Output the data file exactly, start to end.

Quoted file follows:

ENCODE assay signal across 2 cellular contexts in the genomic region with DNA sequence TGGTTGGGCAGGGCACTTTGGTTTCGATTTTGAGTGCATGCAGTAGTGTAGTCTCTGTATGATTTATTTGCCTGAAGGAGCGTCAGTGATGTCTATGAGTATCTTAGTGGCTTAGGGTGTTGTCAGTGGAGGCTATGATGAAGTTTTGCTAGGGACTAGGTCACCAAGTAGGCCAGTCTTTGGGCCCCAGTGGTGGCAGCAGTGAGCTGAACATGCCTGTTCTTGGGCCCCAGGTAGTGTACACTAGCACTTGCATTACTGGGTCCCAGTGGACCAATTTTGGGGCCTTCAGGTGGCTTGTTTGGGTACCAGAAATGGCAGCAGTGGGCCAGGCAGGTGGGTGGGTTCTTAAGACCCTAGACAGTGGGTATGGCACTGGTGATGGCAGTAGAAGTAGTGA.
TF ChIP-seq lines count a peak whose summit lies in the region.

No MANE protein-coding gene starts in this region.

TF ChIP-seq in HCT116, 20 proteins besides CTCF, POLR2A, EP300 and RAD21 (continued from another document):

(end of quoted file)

ENCODE assay signal across 2 cellular contexts in the genomic region with DNA sequence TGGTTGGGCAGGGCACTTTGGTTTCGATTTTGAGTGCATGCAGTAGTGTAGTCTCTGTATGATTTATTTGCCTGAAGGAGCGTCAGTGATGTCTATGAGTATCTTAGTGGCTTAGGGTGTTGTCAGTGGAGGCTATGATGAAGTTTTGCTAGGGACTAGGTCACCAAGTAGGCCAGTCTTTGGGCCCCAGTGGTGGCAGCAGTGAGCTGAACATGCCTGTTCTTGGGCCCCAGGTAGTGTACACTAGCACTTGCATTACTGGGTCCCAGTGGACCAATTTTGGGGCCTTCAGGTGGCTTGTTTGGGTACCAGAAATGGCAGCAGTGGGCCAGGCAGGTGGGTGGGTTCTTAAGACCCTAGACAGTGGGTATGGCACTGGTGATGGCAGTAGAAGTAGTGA.
TF ChIP-seq lines count a peak whose summit lies in the region.

No MANE protein-coding gene starts in this region.

TF ChIP-seq in HCT116, 20 proteins besides CTCF, POLR2A, EP300 and RAD21 (continued from another document):